mercredi 10 août 2011

Measuring Performances

Performance is a feature, your users are needing it and so is your product. The code is changing, always, keeping track of the effect of those changes on the performance is not easy but it is as important as fixing bugs.

You don't control what you don't measure. The Eclipse Platform built a performance measure framework for their own needs. The API is pretty simple but the implementation, on the other hand is quite complex, querying for instance system specific commands to retrieve the memory state depending on the platform. Launching a performance test built with this is not easy, neither is getting the result in a human readable way.

Our needs were not as complex as the platform ones, we're not trying to measure the number of microseconds a Shell needs to be instantiated on every platform, we're not trying to launch thousands of performance tests for each of our component.

We decided to write a small framework to measure performance, Pierre-Charles did the first iteration and I'm applying it on EMF Compare now. This framework is using JUnit4 annotations so that one can easily transform an end user scenario into a performance test. First warning : this framework is not suited for micro-benchmarking at all !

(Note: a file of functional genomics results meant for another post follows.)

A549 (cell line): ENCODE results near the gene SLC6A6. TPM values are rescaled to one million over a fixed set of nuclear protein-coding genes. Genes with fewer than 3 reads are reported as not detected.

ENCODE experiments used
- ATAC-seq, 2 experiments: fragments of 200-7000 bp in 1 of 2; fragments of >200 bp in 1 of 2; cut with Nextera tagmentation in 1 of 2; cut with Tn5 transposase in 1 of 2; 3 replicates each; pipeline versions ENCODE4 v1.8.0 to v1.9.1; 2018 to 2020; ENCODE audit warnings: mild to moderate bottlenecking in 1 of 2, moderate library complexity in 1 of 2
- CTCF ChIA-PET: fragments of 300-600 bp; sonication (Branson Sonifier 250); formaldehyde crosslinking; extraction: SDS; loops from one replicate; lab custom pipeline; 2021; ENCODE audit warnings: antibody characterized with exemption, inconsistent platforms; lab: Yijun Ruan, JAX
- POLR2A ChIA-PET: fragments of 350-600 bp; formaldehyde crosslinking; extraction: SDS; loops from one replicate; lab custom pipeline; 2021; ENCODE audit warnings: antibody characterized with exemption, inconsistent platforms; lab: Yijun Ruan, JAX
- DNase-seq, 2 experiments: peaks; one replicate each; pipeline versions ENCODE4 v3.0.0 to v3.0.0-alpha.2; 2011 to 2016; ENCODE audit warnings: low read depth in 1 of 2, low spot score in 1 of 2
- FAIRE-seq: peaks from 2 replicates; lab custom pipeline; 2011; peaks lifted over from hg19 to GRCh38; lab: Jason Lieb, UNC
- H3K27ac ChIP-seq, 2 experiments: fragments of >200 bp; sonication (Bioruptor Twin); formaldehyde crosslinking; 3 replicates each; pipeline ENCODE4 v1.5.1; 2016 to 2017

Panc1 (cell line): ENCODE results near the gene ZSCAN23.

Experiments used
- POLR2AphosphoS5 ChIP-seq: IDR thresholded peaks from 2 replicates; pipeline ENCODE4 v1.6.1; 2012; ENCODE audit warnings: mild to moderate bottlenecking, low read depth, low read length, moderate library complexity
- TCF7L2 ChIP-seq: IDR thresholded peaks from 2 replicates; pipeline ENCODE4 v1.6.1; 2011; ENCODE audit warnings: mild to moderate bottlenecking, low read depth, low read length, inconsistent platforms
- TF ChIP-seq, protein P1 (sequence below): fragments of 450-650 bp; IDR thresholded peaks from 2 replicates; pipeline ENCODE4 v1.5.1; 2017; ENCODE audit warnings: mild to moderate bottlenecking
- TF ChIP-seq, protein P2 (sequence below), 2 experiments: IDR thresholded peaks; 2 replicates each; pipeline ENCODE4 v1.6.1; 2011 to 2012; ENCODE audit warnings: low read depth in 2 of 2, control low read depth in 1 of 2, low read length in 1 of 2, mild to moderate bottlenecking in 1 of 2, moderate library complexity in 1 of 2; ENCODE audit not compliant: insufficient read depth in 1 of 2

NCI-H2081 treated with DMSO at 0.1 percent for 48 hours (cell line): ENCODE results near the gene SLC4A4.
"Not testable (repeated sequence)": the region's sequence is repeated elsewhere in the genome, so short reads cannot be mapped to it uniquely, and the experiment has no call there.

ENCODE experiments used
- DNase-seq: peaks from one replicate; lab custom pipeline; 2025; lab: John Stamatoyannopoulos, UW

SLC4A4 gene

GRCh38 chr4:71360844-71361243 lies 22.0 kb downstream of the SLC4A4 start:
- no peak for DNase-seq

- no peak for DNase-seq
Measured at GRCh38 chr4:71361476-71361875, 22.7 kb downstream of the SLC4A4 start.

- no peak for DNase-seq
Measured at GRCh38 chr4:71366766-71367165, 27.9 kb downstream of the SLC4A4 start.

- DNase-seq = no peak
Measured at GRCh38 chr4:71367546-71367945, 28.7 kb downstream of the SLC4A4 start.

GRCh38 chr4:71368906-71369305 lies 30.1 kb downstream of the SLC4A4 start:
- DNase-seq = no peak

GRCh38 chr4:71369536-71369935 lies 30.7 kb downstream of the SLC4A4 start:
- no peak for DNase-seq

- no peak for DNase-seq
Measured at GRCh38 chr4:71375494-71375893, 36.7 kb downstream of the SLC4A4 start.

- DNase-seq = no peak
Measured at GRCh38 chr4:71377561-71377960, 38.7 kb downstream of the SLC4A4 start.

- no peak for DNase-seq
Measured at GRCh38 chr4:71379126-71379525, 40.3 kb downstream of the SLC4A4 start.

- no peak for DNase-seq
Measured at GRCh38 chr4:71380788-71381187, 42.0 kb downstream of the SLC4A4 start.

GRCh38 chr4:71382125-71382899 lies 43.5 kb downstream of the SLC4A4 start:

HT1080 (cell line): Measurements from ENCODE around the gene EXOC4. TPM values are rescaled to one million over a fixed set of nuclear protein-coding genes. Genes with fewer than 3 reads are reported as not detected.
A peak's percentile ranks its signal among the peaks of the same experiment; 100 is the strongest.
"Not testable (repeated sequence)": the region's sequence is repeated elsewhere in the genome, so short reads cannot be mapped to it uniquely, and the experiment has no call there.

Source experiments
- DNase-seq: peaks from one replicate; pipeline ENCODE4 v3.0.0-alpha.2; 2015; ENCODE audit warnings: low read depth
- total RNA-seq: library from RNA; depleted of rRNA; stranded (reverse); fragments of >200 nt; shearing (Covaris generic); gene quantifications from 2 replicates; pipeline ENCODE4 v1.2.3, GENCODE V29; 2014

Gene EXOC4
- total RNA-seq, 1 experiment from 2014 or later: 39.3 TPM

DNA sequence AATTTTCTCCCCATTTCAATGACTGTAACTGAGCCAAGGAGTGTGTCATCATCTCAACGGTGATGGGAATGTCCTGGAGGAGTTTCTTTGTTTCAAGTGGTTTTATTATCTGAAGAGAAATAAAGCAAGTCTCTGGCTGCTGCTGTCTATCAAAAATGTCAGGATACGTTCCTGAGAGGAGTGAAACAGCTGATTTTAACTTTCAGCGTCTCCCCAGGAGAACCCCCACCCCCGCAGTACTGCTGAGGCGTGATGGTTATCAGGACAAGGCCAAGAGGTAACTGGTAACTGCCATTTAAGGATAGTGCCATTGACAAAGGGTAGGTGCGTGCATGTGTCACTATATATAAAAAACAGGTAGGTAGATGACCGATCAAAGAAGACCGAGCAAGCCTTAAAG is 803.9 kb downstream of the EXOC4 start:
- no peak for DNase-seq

Second warning : this framework is not without overhead either, it's filling an EMF model with the measures (which might take a bit of memory if you write thousands of tests) .

On the other hand, the output of the test suite execution is this EMF model, allowing us to quite easily browse the results, generate reports, and even more interestingly to compare two snapshots ! It's completely standalone and is not requiring more than Java, Junit, and the EMF Core Runtime.

In a nutshell, this framework is convenient if you want to measure tasks in the order of seconds, and memory usage if you're looking at megabytes.

So far it's giving you memory usage (through JMX) and system time for each tests, it's running the tests several times with a "warmup" phase launching the test but not measuring.

A test looks like this :


The test class :


And the Test Suite :



It's here if you want to give it a try, it's EPL, it's on github, feel free to fork it :